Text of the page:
Spending Resolutions to Keep in the New Year

These strategies will help you to save more for retirement.

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Most New Year’s resolutions will be long forgotten by February 1st. While Americans make plenty of resolutions, many people simply don’t follow through. But it’s not too late to commit to incorporating some better spending habits into your daily routine that will pay off now and, if you save the extra cash, help you fund your retirement years.

[See The 10 Best Places to Retire in 2012.]

1. Stop being a label snob at the grocery store. In many cases, buying designer labels affords consumers a benefit for the extra money spent, but not for food. Contrary to popular belief, name brand foods aren’t really any better than their off-label counterparts in terms of quality. Many grocery store products are actually made by the national chains you know and love. Grocery stores carry both nationally recognized brands as well as a store label alternative, though you might have to look a little farther down the shelf to find it. You can save anywhere from a few cents to a few dollars per item, leaving you with a much smaller grocery bill each month and more cash in your budget for other things.

[See top-rated funds by category ranked by U.S. News Mutual Fund Score.]

2. Go generic on your prescriptions. Generic medications are not "just like” their name brand counterparts. They are exactly the same. So, what’s the difference? It all boils down to patents. When a pharmaceutical company develops a new medication, it is patented. This gives the company a chance to sell the medication exclusively in an effort to recoup the money they spent developing, approving, and marketing the drug as well as earn a profit from their efforts. After the patent expires, that same medication can then be sold by other pharmaceutical companies who don’t have any cash invested in it, making the profit margin wider and allowing them to sell it for much less. You can save money every month by going generic whenever you can.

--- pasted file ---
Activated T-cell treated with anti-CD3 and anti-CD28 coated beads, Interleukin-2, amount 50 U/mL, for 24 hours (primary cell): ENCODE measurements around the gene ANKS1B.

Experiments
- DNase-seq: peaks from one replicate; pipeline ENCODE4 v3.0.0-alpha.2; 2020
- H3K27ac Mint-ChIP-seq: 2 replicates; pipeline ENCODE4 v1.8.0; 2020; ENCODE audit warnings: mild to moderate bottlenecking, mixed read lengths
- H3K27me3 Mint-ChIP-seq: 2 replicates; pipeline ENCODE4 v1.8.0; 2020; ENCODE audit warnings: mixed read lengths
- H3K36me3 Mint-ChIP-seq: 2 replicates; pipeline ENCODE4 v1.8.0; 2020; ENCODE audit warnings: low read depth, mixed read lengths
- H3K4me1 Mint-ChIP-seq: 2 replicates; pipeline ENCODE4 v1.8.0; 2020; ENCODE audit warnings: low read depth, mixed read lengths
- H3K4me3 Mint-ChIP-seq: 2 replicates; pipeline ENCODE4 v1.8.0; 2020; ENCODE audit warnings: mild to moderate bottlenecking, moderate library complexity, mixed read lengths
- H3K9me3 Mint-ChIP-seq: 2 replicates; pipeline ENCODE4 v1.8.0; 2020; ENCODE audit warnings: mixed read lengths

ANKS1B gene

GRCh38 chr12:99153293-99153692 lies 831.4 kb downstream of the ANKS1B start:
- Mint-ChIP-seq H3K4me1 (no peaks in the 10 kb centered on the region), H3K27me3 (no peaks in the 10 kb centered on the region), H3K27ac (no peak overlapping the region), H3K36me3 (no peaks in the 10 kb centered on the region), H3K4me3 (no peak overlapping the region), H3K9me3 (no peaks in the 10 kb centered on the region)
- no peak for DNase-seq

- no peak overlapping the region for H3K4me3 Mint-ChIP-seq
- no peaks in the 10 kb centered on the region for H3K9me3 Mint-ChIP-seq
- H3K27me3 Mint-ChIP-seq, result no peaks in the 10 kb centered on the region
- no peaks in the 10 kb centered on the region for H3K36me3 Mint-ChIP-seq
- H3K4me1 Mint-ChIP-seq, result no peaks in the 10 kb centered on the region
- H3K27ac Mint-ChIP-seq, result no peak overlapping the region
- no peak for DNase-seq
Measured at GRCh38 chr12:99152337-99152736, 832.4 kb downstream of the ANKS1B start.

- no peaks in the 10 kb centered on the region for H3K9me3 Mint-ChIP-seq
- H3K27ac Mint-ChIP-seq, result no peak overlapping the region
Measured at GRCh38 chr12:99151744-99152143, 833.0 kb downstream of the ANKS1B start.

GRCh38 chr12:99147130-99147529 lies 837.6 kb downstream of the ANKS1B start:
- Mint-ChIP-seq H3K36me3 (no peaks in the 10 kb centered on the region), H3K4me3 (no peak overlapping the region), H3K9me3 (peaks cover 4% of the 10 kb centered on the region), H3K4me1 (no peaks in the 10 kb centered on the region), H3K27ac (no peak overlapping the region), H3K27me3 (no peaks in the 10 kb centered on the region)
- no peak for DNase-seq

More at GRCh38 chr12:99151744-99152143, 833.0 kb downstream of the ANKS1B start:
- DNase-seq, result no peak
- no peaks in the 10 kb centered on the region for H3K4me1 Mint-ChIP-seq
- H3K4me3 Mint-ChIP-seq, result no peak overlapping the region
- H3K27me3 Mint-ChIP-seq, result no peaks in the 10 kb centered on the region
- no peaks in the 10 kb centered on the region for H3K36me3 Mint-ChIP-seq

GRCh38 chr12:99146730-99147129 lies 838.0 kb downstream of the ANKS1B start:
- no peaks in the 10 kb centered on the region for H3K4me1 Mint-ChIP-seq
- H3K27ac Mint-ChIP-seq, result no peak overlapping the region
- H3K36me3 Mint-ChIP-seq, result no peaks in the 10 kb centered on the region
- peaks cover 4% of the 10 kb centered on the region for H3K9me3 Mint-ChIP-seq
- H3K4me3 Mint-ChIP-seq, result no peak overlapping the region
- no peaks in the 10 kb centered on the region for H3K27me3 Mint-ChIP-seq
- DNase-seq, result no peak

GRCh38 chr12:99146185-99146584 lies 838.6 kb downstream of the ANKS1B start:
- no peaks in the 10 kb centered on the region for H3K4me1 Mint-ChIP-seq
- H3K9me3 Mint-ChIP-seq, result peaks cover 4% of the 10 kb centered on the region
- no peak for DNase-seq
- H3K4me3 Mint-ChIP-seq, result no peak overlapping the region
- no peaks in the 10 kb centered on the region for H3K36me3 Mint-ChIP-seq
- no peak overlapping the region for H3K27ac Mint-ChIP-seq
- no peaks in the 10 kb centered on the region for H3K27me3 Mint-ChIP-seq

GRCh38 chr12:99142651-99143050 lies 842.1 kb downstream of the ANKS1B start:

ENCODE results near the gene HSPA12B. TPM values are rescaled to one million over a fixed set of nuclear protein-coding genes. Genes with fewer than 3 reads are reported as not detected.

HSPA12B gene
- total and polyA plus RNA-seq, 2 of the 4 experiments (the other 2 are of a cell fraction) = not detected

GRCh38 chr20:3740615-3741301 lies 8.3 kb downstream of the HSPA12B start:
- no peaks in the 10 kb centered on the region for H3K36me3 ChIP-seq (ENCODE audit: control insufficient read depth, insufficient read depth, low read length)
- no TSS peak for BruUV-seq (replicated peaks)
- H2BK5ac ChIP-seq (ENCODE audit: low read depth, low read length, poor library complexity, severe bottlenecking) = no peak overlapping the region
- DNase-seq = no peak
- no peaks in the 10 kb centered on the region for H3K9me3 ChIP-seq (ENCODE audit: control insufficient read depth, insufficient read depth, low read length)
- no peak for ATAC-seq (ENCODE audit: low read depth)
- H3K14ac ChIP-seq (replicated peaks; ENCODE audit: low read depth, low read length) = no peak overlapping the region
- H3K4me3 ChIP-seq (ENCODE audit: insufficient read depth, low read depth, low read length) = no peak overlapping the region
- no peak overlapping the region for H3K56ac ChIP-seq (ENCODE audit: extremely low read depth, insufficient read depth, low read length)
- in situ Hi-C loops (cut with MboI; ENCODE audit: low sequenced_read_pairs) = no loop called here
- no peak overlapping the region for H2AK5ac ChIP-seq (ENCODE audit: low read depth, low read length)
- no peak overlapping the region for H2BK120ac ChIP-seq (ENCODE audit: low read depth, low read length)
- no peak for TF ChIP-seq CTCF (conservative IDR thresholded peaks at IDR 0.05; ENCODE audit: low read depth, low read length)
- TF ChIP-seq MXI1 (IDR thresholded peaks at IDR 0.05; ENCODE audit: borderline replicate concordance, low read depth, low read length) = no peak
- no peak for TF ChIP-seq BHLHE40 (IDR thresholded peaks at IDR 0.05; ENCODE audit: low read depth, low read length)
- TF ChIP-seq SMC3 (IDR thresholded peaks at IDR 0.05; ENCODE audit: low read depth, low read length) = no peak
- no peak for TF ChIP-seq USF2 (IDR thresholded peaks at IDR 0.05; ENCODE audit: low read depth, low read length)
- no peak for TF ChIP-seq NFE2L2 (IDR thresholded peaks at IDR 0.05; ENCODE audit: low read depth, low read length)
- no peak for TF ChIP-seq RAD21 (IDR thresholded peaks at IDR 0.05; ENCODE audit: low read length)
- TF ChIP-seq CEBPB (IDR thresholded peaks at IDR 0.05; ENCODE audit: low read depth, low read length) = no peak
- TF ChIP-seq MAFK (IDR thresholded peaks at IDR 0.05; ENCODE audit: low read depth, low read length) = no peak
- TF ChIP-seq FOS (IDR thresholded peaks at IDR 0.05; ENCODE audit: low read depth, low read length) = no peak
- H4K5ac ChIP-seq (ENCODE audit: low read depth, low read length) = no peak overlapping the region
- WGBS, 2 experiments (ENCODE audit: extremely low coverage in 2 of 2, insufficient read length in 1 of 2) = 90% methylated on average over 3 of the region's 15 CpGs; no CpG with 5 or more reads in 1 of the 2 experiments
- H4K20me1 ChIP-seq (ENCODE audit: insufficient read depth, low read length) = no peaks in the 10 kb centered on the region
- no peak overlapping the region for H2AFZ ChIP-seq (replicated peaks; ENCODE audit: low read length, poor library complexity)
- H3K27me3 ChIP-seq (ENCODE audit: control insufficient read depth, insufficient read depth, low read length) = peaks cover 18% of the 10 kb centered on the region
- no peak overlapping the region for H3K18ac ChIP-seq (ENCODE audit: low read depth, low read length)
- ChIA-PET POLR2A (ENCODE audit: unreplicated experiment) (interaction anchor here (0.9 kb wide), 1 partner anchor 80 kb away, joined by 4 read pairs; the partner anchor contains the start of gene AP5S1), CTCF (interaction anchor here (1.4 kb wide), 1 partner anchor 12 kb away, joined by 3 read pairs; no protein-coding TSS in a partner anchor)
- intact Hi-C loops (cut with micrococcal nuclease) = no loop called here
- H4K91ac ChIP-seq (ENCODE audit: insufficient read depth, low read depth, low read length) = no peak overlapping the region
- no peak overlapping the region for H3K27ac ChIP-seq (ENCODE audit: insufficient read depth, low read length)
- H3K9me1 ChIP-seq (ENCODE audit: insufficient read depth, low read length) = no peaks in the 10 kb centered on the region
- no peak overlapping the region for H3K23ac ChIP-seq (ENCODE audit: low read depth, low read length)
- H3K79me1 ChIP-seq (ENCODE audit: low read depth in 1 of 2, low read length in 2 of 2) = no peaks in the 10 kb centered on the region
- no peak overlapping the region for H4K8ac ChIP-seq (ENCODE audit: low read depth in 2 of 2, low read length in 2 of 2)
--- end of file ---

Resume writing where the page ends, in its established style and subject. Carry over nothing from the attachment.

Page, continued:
[See 5 Bad Habits to Break Before Retirement.]

3. Comparison shop more. Most of us will spend some time researching and comparing prices on big ticket items. But we often default to using stores and companies we think will land us the best deal on everyday products and services. More often than not, this is a conditioned response to a great marketing campaign and not necessarily rooted in the truth. Companies spend a lot of time and money getting your business, mostly by creating an image for the consumer segment they are targeting. Some of these so-called “value companies” have done such a great job in creating an image of offering the best quality at the lowest prices that many consumers will buy without a second thought, costing them thousands of unnecessary dollars every year. But you don’t have to play that game. The next time you head off to the store, spend some time looking through the weekly circulars and online advertisements before you commit to a location. That way, you can make sure that you are getting the very best deal every time you spend.

Incorporating these three things into your everyday spending strategy will net you some instant benefits as well as solidify good spending habits for the future, when money management is crucial. Resolve to make these tips a habit in your household in 2012, and commit to putting your savings into your retirement account.

Philip Taylor is the author of 104 Ways to Save Extra Money. Read his popular blog, PT Money: Personal Finance for more insightful money tips, like his recent suggestions for the best online checking accounts.